Illegal shoe and leather product imports from Thailand and China have created a major threat to the local industry. Due to the free flow of finished leather products to the country the local industry is finding it difficult to compete with the foreign produce. Over 50% of Sri Lankan products are manufactured as a cottage industry.

According to the production manager, DSI Samson Group, Gamini Ratanayake who is now in Thailand, Sri Lankan companies import raw material for shoes direct from Thailand. ‘Sri Lankan manufacturers have to pay 10% duty in addition to other customs and freight charges’, he has said. Companies also have to bear the high electricity charges and other overheads before a final product is released to the market.

He stated that local shoe producers have almost folded due to the competition. When local manufacturers send their products to the market they find imported items freely available at a cheaper price. The customs duty per imported shoe is around Rs100 (US$ 2.28) but since the products in question are smuggled in this does not apply.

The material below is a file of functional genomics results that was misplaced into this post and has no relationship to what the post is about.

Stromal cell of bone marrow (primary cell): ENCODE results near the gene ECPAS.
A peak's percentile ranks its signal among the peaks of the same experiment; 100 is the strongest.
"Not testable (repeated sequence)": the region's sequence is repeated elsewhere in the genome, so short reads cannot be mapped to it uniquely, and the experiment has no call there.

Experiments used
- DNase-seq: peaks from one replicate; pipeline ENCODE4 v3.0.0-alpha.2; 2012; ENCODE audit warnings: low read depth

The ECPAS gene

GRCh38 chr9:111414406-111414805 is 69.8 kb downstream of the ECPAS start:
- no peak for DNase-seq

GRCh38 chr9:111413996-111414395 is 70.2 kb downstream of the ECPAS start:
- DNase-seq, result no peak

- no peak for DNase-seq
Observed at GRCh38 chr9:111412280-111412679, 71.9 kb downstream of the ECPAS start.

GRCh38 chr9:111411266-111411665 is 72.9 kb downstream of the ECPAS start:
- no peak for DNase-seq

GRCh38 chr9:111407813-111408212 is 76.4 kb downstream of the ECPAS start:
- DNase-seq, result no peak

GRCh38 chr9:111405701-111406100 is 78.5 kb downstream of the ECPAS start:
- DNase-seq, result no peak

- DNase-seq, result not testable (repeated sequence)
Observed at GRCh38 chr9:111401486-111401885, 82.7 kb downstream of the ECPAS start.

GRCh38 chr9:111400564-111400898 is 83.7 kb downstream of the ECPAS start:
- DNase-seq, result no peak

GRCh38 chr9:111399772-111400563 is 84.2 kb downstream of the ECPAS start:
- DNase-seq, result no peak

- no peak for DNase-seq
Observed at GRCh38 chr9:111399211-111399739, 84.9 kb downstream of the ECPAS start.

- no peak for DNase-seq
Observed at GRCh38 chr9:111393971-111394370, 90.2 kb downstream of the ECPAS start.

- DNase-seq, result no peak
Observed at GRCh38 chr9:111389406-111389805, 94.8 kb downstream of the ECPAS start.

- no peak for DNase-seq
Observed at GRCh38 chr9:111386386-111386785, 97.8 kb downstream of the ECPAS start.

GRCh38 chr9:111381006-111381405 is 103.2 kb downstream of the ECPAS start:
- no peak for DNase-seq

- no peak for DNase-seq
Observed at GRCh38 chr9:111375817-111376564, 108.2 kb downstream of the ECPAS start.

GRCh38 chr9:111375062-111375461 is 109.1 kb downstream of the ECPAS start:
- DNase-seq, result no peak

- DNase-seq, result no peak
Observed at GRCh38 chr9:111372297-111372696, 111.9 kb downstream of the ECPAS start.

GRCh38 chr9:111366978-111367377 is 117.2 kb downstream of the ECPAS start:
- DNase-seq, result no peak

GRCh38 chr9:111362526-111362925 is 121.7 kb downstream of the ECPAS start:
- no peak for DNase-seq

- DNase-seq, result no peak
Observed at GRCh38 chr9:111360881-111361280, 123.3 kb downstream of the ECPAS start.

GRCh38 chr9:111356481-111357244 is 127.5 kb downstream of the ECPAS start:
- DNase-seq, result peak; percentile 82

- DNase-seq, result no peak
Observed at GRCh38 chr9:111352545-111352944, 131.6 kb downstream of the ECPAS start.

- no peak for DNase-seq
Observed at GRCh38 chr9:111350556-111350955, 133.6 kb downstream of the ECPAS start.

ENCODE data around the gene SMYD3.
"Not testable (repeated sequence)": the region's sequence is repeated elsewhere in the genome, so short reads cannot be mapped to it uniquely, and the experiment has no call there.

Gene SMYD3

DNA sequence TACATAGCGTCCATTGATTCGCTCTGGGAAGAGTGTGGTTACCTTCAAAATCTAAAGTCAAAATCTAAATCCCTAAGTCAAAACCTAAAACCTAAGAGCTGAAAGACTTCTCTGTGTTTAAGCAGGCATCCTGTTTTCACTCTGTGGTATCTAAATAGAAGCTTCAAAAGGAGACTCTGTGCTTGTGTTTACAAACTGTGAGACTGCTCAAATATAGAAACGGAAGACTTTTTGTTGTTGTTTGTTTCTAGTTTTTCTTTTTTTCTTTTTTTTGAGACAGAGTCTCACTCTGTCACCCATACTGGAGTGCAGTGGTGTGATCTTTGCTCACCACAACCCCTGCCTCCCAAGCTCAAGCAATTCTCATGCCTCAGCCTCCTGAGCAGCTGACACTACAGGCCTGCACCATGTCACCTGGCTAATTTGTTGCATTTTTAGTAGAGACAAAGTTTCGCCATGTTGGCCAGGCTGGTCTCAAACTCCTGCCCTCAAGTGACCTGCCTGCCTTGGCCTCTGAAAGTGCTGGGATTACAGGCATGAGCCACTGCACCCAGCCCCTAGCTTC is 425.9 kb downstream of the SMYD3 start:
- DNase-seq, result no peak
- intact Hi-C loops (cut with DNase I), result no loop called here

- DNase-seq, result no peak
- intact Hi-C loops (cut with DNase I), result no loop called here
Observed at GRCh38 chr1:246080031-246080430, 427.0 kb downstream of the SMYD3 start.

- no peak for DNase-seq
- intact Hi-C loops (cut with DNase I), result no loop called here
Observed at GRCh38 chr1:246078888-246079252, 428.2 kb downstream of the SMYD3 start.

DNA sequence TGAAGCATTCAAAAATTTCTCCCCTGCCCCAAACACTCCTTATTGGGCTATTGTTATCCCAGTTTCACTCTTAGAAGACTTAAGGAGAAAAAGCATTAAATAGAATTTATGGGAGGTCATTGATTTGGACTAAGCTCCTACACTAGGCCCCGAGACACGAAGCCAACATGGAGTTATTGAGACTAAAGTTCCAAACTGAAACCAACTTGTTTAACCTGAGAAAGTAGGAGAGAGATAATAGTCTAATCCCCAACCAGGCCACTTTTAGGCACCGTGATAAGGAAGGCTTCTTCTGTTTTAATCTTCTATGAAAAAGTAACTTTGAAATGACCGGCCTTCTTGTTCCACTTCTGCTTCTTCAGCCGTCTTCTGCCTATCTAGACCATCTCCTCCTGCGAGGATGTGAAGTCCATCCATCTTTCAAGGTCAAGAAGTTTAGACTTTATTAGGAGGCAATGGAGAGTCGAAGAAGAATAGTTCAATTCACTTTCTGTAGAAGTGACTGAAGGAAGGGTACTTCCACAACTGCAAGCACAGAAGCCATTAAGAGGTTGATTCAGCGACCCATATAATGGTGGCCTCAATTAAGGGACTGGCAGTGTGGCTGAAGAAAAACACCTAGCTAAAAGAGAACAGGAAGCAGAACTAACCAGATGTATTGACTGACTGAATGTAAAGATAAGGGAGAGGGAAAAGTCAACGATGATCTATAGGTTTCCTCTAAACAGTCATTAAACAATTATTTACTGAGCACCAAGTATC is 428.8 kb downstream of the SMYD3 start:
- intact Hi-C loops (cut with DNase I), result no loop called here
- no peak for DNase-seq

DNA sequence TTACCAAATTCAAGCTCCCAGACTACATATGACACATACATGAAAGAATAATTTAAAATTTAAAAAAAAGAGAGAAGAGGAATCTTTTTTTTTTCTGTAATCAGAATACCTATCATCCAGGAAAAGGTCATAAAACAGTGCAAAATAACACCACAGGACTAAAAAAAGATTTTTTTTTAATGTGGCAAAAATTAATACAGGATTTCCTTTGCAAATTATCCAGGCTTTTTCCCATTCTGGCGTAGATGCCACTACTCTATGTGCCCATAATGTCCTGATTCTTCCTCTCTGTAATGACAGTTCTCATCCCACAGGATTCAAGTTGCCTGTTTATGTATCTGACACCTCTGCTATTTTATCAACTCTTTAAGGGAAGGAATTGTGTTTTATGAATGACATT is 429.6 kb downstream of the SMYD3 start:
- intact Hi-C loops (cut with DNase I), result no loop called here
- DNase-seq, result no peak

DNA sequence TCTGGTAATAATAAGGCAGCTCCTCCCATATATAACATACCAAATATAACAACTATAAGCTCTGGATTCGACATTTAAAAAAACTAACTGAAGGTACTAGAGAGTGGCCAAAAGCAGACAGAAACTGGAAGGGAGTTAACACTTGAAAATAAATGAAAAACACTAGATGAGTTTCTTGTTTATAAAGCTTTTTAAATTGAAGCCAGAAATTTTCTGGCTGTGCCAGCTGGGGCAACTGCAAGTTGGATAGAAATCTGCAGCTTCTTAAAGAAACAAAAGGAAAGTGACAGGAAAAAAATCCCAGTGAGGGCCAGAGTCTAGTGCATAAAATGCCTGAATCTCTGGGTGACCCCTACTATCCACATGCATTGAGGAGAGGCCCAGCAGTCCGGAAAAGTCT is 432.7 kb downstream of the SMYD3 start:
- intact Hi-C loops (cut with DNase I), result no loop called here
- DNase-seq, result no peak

Thailand has very good air links with Sri Lanka and this is a major reason why illegal items find their way to Sri Lanka. China is much more advanced in the leather product manufacturing business but until now there has been limited accessibility between the two countries. ‘However, with air and sea links improving China would be the biggest threat for the local industry in the future’, Ratanayake said.

He asks that the 10% duty imposed on Thailand for the export of raw materials be waived. Negotiations have already taken place in this area and the Thai government has agreed in principle, according to the treasurer of the Thailand Sri Lanka Business Council, which was set up this year. A visit by the President, Chandrika Bandaranike Kumaratunga, to attend the BIMST EC Summit in Thailand and the signing of six bilateral agreements with Thailand has made matters easier.